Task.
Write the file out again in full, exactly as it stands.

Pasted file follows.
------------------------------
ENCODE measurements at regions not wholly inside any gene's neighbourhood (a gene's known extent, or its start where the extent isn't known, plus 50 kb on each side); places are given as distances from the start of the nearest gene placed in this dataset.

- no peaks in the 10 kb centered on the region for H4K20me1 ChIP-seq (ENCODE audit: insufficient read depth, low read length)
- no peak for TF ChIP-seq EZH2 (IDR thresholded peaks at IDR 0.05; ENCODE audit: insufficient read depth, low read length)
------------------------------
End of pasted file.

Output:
ENCODE measurements at regions not wholly inside any gene's neighbourhood (a gene's known extent, or its start where the extent isn't known, plus 50 kb on each side); places are given as distances from the start of the nearest gene placed in this dataset.

- no peaks in the 10 kb centered on the region for H4K20me1 ChIP-seq (ENCODE audit: insufficient read depth, low read length)
- no peak for TF ChIP-seq EZH2 (IDR thresholded peaks at IDR 0.05; ENCODE audit: insufficient read depth, low read length)